English | Middle English Litetrature
L613 | 23352 | Gayk

L613  23352 GAYK (#1)
Middle English Literature

2:30p – 3:45p TR


Images are often regarded as potentially threatening to literate
culture; they compete with words and seem to possess an immediacy
unavailable to the written text.  This course will consider the
fears and fascinations prompted by images in vernacular religious
writing in late medieval England.  By the end of the fourteenth
century the devotional and ecclesiastical use of images had become a
point of controversy. In the past, images were held to be libri
laicorum, or books for the laity, who could not read Latin.
Increasing levels of literacy in late-medieval England and the
increasing availability of devotional writings in the vernacular
provided new access to written texts for the laity; these
developments also prompted widespread anxiety about the role images
play in devotion and the ability of the laity to correctly read
texts. In this course we will examine a number of late medieval
religious texts that display an interest in the image debates and
more broadly in the shifting relationship between images and texts.
While the course focuses primarily on anxiety about religious images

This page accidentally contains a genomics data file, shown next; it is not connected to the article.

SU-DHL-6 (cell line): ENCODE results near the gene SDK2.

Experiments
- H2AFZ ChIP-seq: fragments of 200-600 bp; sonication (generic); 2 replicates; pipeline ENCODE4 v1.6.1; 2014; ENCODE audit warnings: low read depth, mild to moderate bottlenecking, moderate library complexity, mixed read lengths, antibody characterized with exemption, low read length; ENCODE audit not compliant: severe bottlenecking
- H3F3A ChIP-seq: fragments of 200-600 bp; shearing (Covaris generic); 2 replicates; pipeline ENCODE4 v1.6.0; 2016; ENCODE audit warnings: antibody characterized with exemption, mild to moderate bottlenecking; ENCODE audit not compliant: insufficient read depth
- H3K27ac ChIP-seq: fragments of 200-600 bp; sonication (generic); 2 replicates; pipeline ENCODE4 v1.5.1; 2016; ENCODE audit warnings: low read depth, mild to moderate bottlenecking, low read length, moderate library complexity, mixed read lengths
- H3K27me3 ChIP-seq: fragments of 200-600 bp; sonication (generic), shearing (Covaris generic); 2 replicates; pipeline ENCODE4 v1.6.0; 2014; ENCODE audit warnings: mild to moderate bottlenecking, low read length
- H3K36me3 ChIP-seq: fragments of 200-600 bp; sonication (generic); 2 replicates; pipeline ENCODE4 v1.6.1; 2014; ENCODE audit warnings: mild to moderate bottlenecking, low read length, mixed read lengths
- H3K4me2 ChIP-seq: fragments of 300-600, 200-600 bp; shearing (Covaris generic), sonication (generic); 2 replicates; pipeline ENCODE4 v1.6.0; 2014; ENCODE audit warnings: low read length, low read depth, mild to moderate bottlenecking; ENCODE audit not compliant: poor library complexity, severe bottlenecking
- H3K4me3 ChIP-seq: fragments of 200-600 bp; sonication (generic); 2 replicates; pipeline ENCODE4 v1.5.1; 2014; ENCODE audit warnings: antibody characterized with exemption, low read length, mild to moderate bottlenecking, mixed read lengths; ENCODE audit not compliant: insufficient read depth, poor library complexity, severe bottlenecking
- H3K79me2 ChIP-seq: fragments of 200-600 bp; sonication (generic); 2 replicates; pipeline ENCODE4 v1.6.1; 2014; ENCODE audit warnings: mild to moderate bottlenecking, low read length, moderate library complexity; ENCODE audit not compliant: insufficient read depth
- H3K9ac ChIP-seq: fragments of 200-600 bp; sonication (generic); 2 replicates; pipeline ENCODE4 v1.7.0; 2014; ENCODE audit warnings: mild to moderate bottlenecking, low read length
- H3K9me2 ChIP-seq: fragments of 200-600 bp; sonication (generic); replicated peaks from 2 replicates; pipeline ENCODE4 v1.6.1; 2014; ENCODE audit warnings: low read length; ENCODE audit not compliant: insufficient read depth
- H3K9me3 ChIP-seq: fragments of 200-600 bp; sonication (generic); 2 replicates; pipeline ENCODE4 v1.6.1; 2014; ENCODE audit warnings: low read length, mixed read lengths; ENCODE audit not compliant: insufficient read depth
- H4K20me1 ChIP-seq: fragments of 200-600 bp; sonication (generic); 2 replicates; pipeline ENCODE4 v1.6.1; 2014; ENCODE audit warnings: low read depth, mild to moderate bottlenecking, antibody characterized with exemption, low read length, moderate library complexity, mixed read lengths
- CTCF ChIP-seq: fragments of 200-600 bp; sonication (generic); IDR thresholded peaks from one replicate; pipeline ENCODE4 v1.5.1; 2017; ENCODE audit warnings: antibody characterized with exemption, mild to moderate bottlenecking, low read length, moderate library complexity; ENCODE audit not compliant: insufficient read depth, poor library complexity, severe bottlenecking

before the Reformation, it will conclude with a very brief
discussion of Protestant anxieties about image making.

Over the course of semester we will consider such topics as: the
necessity and danger of images; the psychological, mnemonic,
didactic, and affective functions of the image; images and the
religious and literary imagination; the “incarnational aesthetic”;
mental images; heresy and literacy; ekphrasis; sexuality, gender,
and images; textuality and the image; images and desire; the
rhetorics of reformation and pre-reformation iconoclasm;
periodization; images and the pagan other; manuscript images;
architectural images.

Primary texts will include: Lollard writings, The Cloud of
Unknowing, Piers Plowman, The Book of Margery Kempe, Capgrave’s Life
of Saint Katherine, and selections from the writings of Julian of
Norwich, Thomas Hoccleve, John Lydgate, Reginald Pecock, Edmund
Spenser, and the anonymous authors of didactic and religious texts.
Alongside the readings, we will frequently examine images (in
medieval architecture, art, and manuscripts).  Finally, to raise the
relevant issues at stake in any study of religious writing about
images, we will read widely in medieval theology and philosophy and
contemporary art history and aesthetic theory.

Course requirements will focus on gaining fluency in the skills and
genres necessary for participation in the profession.  Requirements
include a book review, a syllabus and course description for an
undergraduate literature course, an in-class presentation on one
author and/or text, a conference proposal, and conference-length
paper. The class will conclude with a mock conference in which the
participants present their papers.

Acquiring a basic knowledge of early Reformation history before the
course convenes will serve you well.  As a primer, I would suggest
the three different readings of the period offered by: the first
three chapters of Diarmaid MacCulloch’s Reformation: Europe’s House
Divided (2003), the first part of Eamon Duffy’s Stripping of the
Altars (1992), and James Simpson’s Reform and Cultural Revolution